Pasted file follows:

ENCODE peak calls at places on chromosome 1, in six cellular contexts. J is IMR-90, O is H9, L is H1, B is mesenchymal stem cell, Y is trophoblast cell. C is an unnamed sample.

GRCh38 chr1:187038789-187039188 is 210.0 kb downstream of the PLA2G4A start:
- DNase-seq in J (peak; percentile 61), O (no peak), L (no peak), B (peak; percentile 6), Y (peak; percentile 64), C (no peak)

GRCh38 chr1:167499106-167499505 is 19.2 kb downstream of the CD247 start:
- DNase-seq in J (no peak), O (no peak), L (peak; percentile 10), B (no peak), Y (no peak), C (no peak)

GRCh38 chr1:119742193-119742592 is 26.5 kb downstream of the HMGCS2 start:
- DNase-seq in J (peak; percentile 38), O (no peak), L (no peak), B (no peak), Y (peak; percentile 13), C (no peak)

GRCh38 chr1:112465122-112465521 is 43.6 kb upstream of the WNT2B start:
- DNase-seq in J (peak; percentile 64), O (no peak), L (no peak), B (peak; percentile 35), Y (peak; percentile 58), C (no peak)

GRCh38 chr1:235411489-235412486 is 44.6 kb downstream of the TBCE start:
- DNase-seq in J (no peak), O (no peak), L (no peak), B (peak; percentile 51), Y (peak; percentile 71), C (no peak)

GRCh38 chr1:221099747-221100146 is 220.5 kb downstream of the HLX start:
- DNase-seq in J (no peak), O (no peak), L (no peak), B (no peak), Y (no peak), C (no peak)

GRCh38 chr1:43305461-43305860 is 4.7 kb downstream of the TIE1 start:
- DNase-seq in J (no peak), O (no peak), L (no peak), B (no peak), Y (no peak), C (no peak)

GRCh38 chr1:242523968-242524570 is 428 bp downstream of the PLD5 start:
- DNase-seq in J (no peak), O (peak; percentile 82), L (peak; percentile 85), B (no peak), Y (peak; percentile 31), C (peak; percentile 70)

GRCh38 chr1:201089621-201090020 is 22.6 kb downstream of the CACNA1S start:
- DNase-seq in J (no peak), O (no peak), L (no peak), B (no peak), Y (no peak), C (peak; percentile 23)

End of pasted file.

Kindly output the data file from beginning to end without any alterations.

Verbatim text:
ENCODE peak calls at places on chromosome 1, in six cellular contexts. J is IMR-90, O is H9, L is H1, B is mesenchymal stem cell, Y is trophoblast cell. C is an unnamed sample.

GRCh38 chr1:187038789-187039188 is 210.0 kb downstream of the PLA2G4A start:
- DNase-seq in J (peak; percentile 61), O (no peak), L (no peak), B (peak; percentile 6), Y (peak; percentile 64), C (no peak)

GRCh38 chr1:167499106-167499505 is 19.2 kb downstream of the CD247 start:
- DNase-seq in J (no peak), O (no peak), L (peak; percentile 10), B (no peak), Y (no peak), C (no peak)

GRCh38 chr1:119742193-119742592 is 26.5 kb downstream of the HMGCS2 start:
- DNase-seq in J (peak; percentile 38), O (no peak), L (no peak), B (no peak), Y (peak; percentile 13), C (no peak)

GRCh38 chr1:112465122-112465521 is 43.6 kb upstream of the WNT2B start:
- DNase-seq in J (peak; percentile 64), O (no peak), L (no peak), B (peak; percentile 35), Y (peak; percentile 58), C (no peak)

GRCh38 chr1:235411489-235412486 is 44.6 kb downstream of the TBCE start:
- DNase-seq in J (no peak), O (no peak), L (no peak), B (peak; percentile 51), Y (peak; percentile 71), C (no peak)

GRCh38 chr1:221099747-221100146 is 220.5 kb downstream of the HLX start:
- DNase-seq in J (no peak), O (no peak), L (no peak), B (no peak), Y (no peak), C (no peak)

GRCh38 chr1:43305461-43305860 is 4.7 kb downstream of the TIE1 start:
- DNase-seq in J (no peak), O (no peak), L (no peak), B (no peak), Y (no peak), C (no peak)

GRCh38 chr1:242523968-242524570 is 428 bp downstream of the PLD5 start:
- DNase-seq in J (no peak), O (peak; percentile 82), L (peak; percentile 85), B (no peak), Y (peak; percentile 31), C (peak; percentile 70)

GRCh38 chr1:201089621-201090020 is 22.6 kb downstream of the CACNA1S start:
- DNase-seq in J (no peak), O (no peak), L (no peak), B (no peak), Y (no peak), C (peak; percentile 23)